Parisian ancestors, Paris, French genealogy, French archives, French professional genealogist
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How to search the civil registers in Paris

20 September 2021

Genealogy in Paris might be a little tricky. But with some tips, going through the Archives of Paris is following your ancestor path along the streets of the capital.

You have traced your ancestors back to Paris. Isn’t this great ? Paris, the City of Lights. What wouldn’t you give to walk in their footsteps ? But searching your ancestors in Paris, is not as easy as it seems. The city has a long history. Her suburbs has changed a lot. Her streets may have other names. And, her archives have gone through the tumult of History.

Civil registers

Paris Commune

The decree of September 20th, 1792, entrusted not only the keeping of the civil registers to the town hall, but also ordered that the registers kept in the parishes be deposited in the town halls. In Paris, this leads to keep in the same place, an annex of the city hall, civil registers, and parish registers.

If you are searching for a deed which happened after 1860, you can consider yourself a lucky genealogist.

Archives of Paris, Parisian ancestors, French genealogy, French professional genealogist
Paris City Hall Burnt Down – Par Alphose Liébert, photographe — Alphose Liébert – Bibliothèque historique de la Ville de Paris, Domaine public,

In May 1871, the fires lit during the Paris Commune, destroyed the copies of both the civil, and parish registers. The courthouse is also burned. The double of the registers went up in smoke.

The registers until 1859 have been destroyed. The registers of the years 1860 to 1870, which were still in the arrondissement town hall, were not burned.

Reconstituted civil registers (before 1860)

Further to those destructions, a special commission set up in 1872 was in charge of the task of reconstructing the civil registers of Paris. The deeds were reconstituted starting from documents brought by the families, or extracts from acts of parishes or acts of notaries. The commission separated in 1897, having established more than 2 500 000 acts, or a third of the burned deeds.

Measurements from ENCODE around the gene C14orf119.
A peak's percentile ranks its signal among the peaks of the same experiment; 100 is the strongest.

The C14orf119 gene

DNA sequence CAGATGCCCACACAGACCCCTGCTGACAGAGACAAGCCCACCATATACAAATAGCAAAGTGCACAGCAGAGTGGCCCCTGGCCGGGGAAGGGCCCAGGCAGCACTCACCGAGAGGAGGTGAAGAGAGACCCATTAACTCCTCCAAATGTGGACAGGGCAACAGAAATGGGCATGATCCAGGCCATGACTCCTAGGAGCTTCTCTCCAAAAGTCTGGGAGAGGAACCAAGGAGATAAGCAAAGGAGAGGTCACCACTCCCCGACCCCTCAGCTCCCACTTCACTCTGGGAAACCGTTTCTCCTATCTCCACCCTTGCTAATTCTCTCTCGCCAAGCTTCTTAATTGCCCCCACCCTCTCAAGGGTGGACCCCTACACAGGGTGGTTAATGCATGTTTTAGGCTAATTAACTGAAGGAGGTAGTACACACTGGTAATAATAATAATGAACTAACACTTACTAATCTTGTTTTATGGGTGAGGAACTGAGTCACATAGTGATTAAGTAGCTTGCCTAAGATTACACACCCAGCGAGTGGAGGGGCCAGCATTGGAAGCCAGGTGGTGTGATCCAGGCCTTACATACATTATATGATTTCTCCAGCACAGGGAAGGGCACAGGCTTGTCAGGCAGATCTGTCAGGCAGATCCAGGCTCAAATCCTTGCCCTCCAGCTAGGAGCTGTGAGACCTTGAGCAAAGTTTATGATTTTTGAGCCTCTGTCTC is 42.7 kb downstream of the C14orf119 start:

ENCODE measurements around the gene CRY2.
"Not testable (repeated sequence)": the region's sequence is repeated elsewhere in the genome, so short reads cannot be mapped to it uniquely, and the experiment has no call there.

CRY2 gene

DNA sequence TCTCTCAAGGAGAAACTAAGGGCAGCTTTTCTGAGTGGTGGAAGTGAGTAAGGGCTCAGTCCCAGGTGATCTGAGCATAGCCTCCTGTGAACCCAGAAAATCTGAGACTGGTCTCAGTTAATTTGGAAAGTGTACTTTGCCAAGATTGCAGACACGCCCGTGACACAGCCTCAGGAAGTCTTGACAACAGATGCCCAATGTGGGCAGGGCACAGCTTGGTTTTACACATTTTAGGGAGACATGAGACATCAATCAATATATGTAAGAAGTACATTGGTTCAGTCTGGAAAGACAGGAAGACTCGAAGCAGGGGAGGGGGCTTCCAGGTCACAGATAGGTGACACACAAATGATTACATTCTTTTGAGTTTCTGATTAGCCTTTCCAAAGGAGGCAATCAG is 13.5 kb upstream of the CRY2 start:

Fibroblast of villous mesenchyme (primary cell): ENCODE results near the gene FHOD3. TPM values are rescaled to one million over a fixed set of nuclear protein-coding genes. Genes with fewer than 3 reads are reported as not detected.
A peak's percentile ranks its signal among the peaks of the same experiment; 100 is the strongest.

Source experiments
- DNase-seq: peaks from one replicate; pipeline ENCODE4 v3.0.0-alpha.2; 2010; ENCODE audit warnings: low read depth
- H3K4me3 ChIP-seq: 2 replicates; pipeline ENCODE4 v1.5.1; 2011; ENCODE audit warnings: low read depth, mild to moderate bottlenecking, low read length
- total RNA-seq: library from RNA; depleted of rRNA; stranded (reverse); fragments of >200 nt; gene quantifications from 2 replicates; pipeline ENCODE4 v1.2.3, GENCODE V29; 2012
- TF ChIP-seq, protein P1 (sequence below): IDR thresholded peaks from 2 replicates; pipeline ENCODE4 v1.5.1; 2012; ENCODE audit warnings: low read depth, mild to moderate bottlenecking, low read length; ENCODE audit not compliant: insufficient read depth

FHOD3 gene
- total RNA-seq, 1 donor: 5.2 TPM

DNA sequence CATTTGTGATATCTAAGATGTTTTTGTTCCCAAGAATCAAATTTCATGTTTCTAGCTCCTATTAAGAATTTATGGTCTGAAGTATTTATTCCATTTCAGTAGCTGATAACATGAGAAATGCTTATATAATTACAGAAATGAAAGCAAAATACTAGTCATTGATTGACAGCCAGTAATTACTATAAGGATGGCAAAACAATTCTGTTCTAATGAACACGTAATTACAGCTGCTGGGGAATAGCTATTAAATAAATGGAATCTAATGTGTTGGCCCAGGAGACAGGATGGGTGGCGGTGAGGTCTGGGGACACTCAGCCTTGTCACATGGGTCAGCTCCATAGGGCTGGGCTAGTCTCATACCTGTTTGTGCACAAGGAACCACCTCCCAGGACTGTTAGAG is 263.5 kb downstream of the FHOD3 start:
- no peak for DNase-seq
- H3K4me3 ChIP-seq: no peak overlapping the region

To find a reconstituted deed, you can log on the website of the Archives of Paris, and click on “Fichier de l’état civil reconstitué  (Reconstituted civil status file). You’ll then have to choose between Décès, Mariages, Naissances (deaths, marriages, births) and enter the name of the person. For each type of deed, the filing method is the alphabetical order of the family names (the names with particle are to be searched with the particle) then the chronological order.

On the document, you will find the following information : date of birth, former arrondissement, first and last name.

Archives of Paris, Parisian ancestors, French genealogy, French professional genealogist
Reconstituted act of Anna Riché birth. Archives of Paris V3E/N 1936

Then, you will have to search on site for the certificates. You can only consult them on site, in the form of a microfilm. You will then find the information regarding the parents, date and place of birth, the document produced to establish the certificate.

Archives of Paris, Parisian ancestors, French genealogy, French professional genealogist
Reconstituted Anna Riché birth certificate. Archives of Paris V3E/N 1936

Civil registers (after 1860)

If you’re searching for a deed established from 1860, you will find it online. Up-to-date, you’ll find online :

  • Birth (1860-1924), marriage (1860-1945) and death (1860-1986) records.

You do not know the exact date of the event ? Choose “Accédez aux tables décennales” (Access ten-year tables). This is for the period from 1860 to 1932, then 1955 to 1984. If you are searching for a date between 1933 and 1954, you will have to choose “Accédez aux tables annuelles” (Access yearly table).

You will then have to choose the kind of deed you’re looking for, birth, marriage or death, the decade, the arrondissement (if you know it, but it not mandatory), and the name of the person. If you are not sure of the spelling of the name, you can enter just the first four letters of it. You will then have to scan the tables to find the exact date.

In the following post, we will see how to access and use additional genealogical resources available on the webiste.

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